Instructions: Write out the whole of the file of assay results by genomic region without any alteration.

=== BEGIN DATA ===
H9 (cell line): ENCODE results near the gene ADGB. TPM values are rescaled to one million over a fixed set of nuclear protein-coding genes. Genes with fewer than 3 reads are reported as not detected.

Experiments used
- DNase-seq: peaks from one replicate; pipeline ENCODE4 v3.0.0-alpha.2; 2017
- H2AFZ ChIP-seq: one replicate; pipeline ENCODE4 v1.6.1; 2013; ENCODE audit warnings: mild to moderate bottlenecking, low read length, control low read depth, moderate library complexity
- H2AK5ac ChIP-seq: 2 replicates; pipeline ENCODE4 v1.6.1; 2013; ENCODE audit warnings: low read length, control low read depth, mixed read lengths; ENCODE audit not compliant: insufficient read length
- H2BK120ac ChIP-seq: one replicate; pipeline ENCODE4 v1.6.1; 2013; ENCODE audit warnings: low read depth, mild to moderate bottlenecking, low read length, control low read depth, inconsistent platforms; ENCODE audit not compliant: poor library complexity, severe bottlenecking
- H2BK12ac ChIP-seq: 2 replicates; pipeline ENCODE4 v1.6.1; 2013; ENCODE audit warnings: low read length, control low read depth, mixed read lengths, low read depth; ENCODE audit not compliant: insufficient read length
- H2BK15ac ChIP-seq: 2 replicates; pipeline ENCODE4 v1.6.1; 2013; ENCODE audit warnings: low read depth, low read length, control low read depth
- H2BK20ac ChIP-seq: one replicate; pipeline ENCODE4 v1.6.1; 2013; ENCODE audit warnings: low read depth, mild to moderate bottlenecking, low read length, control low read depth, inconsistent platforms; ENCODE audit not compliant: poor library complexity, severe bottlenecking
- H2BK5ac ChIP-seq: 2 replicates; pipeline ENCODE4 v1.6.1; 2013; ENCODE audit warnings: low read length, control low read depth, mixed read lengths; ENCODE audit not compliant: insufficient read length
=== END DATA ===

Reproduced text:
H9 (cell line): ENCODE results near the gene ADGB. TPM values are rescaled to one million over a fixed set of nuclear protein-coding genes. Genes with fewer than 3 reads are reported as not detected.

Experiments used
- DNase-seq: peaks from one replicate; pipeline ENCODE4 v3.0.0-alpha.2; 2017
- H2AFZ ChIP-seq: one replicate; pipeline ENCODE4 v1.6.1; 2013; ENCODE audit warnings: mild to moderate bottlenecking, low read length, control low read depth, moderate library complexity
- H2AK5ac ChIP-seq: 2 replicates; pipeline ENCODE4 v1.6.1; 2013; ENCODE audit warnings: low read length, control low read depth, mixed read lengths; ENCODE audit not compliant: insufficient read length
- H2BK120ac ChIP-seq: one replicate; pipeline ENCODE4 v1.6.1; 2013; ENCODE audit warnings: low read depth, mild to moderate bottlenecking, low read length, control low read depth, inconsistent platforms; ENCODE audit not compliant: poor library complexity, severe bottlenecking
- H2BK12ac ChIP-seq: 2 replicates; pipeline ENCODE4 v1.6.1; 2013; ENCODE audit warnings: low read length, control low read depth, mixed read lengths, low read depth; ENCODE audit not compliant: insufficient read length
- H2BK15ac ChIP-seq: 2 replicates; pipeline ENCODE4 v1.6.1; 2013; ENCODE audit warnings: low read depth, low read length, control low read depth
- H2BK20ac ChIP-seq: one replicate; pipeline ENCODE4 v1.6.1; 2013; ENCODE audit warnings: low read depth, mild to moderate bottlenecking, low read length, control low read depth, inconsistent platforms; ENCODE audit not compliant: poor library complexity, severe bottlenecking
- H2BK5ac ChIP-seq: 2 replicates; pipeline ENCODE4 v1.6.1; 2013; ENCODE audit warnings: low read length, control low read depth, mixed read lengths; ENCODE audit not compliant: insufficient read length